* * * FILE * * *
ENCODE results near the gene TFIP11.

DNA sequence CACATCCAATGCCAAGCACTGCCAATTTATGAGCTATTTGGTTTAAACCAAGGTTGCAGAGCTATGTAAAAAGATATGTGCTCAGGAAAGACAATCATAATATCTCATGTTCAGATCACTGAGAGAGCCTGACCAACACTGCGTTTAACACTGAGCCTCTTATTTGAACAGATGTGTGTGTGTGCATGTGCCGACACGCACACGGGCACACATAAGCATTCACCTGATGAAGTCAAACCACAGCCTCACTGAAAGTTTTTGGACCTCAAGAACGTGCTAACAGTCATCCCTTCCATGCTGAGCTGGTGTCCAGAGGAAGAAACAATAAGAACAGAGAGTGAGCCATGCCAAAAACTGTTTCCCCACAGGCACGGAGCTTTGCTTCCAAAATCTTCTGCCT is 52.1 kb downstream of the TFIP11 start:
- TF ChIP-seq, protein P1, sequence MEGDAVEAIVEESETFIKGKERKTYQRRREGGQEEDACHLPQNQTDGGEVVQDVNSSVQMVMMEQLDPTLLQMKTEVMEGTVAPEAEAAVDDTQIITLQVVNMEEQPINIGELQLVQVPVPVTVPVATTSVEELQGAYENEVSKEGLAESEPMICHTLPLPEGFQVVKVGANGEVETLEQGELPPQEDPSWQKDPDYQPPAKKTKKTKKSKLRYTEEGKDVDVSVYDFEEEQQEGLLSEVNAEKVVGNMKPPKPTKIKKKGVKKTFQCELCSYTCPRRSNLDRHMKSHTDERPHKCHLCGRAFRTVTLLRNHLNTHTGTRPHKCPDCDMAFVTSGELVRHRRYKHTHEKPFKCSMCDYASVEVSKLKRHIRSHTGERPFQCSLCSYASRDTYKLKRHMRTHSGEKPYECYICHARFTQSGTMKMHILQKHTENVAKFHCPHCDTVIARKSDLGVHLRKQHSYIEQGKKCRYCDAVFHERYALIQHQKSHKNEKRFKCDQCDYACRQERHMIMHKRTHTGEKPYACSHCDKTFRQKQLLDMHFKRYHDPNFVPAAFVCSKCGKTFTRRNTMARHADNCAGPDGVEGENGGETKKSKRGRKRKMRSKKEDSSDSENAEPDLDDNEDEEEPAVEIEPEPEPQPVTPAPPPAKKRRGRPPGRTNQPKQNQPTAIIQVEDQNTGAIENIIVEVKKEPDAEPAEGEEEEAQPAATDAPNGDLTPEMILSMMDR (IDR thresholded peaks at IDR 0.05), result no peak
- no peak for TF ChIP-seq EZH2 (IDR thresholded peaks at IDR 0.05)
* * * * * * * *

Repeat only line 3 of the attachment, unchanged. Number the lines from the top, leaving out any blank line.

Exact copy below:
- TF ChIP-seq, protein P1, sequence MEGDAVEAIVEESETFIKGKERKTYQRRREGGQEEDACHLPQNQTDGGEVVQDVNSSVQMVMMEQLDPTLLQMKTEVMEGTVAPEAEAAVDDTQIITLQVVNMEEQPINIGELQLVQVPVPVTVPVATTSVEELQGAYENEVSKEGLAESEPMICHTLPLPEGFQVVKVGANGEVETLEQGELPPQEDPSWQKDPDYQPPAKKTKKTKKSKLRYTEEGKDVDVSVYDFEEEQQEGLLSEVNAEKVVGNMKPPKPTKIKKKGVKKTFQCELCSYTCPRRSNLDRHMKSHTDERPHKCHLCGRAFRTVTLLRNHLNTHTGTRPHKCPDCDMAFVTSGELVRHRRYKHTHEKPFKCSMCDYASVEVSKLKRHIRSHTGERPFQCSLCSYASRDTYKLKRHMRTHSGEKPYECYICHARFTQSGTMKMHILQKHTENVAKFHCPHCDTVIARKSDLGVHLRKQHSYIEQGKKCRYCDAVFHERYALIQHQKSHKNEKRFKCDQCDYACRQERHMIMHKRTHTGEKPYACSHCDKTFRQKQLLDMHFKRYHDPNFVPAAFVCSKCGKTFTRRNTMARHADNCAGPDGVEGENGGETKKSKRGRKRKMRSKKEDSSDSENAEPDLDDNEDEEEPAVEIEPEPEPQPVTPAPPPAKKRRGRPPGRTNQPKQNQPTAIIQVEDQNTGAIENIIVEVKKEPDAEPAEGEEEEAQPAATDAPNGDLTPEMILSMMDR (IDR thresholded peaks at IDR 0.05), result no peak